"We just never really understood why they would deny it," said Soledad Pagliuca of the Friendship Association, a Florida-based nonprofit that supports conservation and arts projects in Cuba. "Sometimes the reasons were so absurd they were just laughable."

Changes Under Obama

President Obama began to temper the restrictions almost as soon as he took office. General licenses for travel are now available in 12 categories, including activities of private foundations, humanitarian projects, and religious organizations. Cuba was removed from the U.S.’ list of state sponsors of terrorism in late May.

Those who work on Cuba-related grants emphasized that internal changes to economic and other policies in Cuba are shifting the landscape there in ways that are as dramatic, if not more so, than President Obama’s decision to reopen the U.S. embassy in Havana. Some expressed trepidation about what explosive private-sector development in Cuba could do to its people and its ecology. Among them is Kate Barnes, a program officer overseeing coastal and marine grant making at the MacArthur Foundation, which has made $17.9 million in Cuba-related grants since 1988 focusing on human rights and conservation. Ms. Barnes said that while she and her colleagues were elated about the decision to re-establish diplomatic relations, Cuba "has a really good history of protecting its natural resources, and that could decline with some of these changes."

Others point out that for all the buzz among U.S. foundations and nonprofits, it is unclear how much of it will translate into grants and programs. Mario Bronfman, the retired head of the Ford Foundation’s Mexico City office and an adviser on Cuba, said that he and his colleagues are also receiving inquiries about working in the island nation. The Ford Foundation has made $1 to $1.5 million in grants annually for Cuba-related work during the past decade.

"In a couple of months, we will know which of the foundations and nonprofits will maintain their interest," Mr. Bronfman said. "For the moment, the difficulties are still there, and working in or on Cuba is still far more difficult than usual grant making."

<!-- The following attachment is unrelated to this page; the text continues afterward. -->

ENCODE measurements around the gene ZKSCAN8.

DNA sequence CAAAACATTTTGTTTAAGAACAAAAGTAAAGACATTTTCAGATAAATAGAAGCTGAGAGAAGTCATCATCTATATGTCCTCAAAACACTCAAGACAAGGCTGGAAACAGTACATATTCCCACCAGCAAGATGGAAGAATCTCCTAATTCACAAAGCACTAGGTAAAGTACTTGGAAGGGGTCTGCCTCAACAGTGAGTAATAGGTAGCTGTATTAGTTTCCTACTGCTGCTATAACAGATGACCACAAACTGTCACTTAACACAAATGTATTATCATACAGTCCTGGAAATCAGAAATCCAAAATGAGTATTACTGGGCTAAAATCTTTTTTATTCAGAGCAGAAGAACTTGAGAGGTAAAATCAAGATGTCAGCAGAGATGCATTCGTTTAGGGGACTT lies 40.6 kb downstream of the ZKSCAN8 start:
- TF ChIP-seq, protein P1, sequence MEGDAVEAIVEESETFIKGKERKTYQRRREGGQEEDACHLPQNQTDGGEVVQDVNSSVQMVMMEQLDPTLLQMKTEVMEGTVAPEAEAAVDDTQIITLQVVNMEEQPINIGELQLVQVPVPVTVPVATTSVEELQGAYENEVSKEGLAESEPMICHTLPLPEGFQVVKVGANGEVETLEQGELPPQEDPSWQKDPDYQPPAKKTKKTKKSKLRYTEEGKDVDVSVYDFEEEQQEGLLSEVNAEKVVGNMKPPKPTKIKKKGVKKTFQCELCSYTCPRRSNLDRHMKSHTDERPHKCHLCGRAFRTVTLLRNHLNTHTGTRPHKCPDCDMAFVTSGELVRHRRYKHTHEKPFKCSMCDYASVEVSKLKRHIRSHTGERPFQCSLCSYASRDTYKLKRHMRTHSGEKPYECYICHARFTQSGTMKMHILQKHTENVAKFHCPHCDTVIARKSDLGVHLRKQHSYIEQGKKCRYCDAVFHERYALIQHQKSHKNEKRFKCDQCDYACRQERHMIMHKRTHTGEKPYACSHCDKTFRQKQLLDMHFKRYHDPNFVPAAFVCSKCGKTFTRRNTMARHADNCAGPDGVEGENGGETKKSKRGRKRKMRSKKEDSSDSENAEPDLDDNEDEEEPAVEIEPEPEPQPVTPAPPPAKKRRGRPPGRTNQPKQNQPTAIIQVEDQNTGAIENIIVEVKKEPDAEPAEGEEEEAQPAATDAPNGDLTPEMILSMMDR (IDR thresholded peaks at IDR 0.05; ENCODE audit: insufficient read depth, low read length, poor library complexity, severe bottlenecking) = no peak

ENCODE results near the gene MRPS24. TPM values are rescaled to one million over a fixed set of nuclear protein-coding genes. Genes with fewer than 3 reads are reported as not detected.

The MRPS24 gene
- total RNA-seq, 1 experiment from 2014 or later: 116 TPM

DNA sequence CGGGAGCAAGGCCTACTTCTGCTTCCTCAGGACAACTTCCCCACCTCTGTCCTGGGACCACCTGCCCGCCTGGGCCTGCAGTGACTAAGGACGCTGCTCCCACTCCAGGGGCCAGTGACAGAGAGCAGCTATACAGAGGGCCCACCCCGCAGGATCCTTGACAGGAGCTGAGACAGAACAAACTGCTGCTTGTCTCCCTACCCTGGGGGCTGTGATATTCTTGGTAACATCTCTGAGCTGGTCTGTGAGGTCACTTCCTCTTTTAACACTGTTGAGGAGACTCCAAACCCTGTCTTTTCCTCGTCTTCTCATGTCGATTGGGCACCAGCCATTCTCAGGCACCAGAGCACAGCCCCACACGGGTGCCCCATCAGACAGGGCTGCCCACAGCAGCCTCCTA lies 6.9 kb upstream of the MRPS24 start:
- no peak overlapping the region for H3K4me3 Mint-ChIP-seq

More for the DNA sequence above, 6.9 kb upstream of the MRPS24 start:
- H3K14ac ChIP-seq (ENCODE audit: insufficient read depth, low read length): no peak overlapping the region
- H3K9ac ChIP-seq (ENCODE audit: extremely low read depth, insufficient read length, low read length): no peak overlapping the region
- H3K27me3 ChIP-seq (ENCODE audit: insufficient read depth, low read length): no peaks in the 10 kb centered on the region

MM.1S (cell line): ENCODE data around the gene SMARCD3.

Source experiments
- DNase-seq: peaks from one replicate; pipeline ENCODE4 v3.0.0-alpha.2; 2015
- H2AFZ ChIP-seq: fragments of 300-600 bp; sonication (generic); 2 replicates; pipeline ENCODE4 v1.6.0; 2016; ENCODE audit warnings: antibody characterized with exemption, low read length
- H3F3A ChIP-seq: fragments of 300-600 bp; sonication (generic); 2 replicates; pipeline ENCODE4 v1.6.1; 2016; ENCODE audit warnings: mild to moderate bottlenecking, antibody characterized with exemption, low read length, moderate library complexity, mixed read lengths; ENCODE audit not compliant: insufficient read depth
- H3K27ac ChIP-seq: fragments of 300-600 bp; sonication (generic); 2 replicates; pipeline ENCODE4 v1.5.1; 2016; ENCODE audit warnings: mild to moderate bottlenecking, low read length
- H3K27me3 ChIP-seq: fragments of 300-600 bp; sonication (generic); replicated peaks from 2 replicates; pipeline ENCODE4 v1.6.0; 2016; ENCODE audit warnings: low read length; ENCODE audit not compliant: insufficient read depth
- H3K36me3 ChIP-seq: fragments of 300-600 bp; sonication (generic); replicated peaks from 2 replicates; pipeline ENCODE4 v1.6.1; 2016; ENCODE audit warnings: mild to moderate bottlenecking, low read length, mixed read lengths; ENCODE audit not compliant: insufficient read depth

And there is also the issue of whether the Cubans want to see U.S.-based organizations in their midst.

"I think it remains to be seen how the Cubans will receive, or not, this new potential onslaught of U.S. foundations’ and organizations’ interest in working there," said Ms. Panaritis of the Christopher Reynolds Foundation.

Those who work on Cuba-related grants noted that Cuba is a sophisticated society with many things to offer. Organizations will need to learn the country’s peculiarities and how best to structure projects, they said.

Still, for all the unknown variables, the unfolding changes are being met with a lot of hope in nonprofit and foundation circles.

"I am hoping to notice changes in fundraising," said Mary Jo Adams, executive director of the Finca Vigia Foundation, which has worked since 2005 to preserve Ernest Hemingway’s house and personal documents near Havana. "I am hoping that U.S.-based foundations and individual corporations lose their fear and lose their anxiety, and say, ‘Boy, this is an interesting, fascinating country.’ "

Correction: An earlier version of this story stated incorrectly that the majority of MacArthur Foundation grantmaking in Cuba focused on conservation work. Much of the past work centered on human rights, while today the portfolio focuses exclusively on conservation.

Send an e-mail to Megan O’Neil.